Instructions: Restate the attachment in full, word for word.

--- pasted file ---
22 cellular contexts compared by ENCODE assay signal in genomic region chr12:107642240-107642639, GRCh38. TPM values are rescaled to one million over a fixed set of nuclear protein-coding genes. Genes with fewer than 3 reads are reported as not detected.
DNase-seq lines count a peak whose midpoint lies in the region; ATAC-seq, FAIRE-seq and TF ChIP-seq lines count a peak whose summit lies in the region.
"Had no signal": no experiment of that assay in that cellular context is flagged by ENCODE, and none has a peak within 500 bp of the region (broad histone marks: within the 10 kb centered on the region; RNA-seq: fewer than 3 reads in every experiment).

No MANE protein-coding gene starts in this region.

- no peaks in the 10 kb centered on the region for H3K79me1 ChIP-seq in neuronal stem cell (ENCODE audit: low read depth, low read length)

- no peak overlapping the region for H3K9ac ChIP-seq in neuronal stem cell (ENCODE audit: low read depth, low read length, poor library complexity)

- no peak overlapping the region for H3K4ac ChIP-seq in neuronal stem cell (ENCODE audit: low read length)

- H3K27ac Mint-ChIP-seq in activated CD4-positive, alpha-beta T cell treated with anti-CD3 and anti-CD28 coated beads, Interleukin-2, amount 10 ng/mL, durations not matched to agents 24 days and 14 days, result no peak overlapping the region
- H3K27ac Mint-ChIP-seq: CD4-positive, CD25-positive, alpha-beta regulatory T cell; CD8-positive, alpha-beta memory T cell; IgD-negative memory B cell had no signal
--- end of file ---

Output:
22 cellular contexts compared by ENCODE assay signal in genomic region chr12:107642240-107642639, GRCh38. TPM values are rescaled to one million over a fixed set of nuclear protein-coding genes. Genes with fewer than 3 reads are reported as not detected.
DNase-seq lines count a peak whose midpoint lies in the region; ATAC-seq, FAIRE-seq and TF ChIP-seq lines count a peak whose summit lies in the region.
"Had no signal": no experiment of that assay in that cellular context is flagged by ENCODE, and none has a peak within 500 bp of the region (broad histone marks: within the 10 kb centered on the region; RNA-seq: fewer than 3 reads in every experiment).

No MANE protein-coding gene starts in this region.

- no peaks in the 10 kb centered on the region for H3K79me1 ChIP-seq in neuronal stem cell (ENCODE audit: low read depth, low read length)

- no peak overlapping the region for H3K9ac ChIP-seq in neuronal stem cell (ENCODE audit: low read depth, low read length, poor library complexity)

- no peak overlapping the region for H3K4ac ChIP-seq in neuronal stem cell (ENCODE audit: low read length)

- H3K27ac Mint-ChIP-seq in activated CD4-positive, alpha-beta T cell treated with anti-CD3 and anti-CD28 coated beads, Interleukin-2, amount 10 ng/mL, durations not matched to agents 24 days and 14 days, result no peak overlapping the region
- H3K27ac Mint-ChIP-seq: CD4-positive, CD25-positive, alpha-beta regulatory T cell; CD8-positive, alpha-beta memory T cell; IgD-negative memory B cell had no signal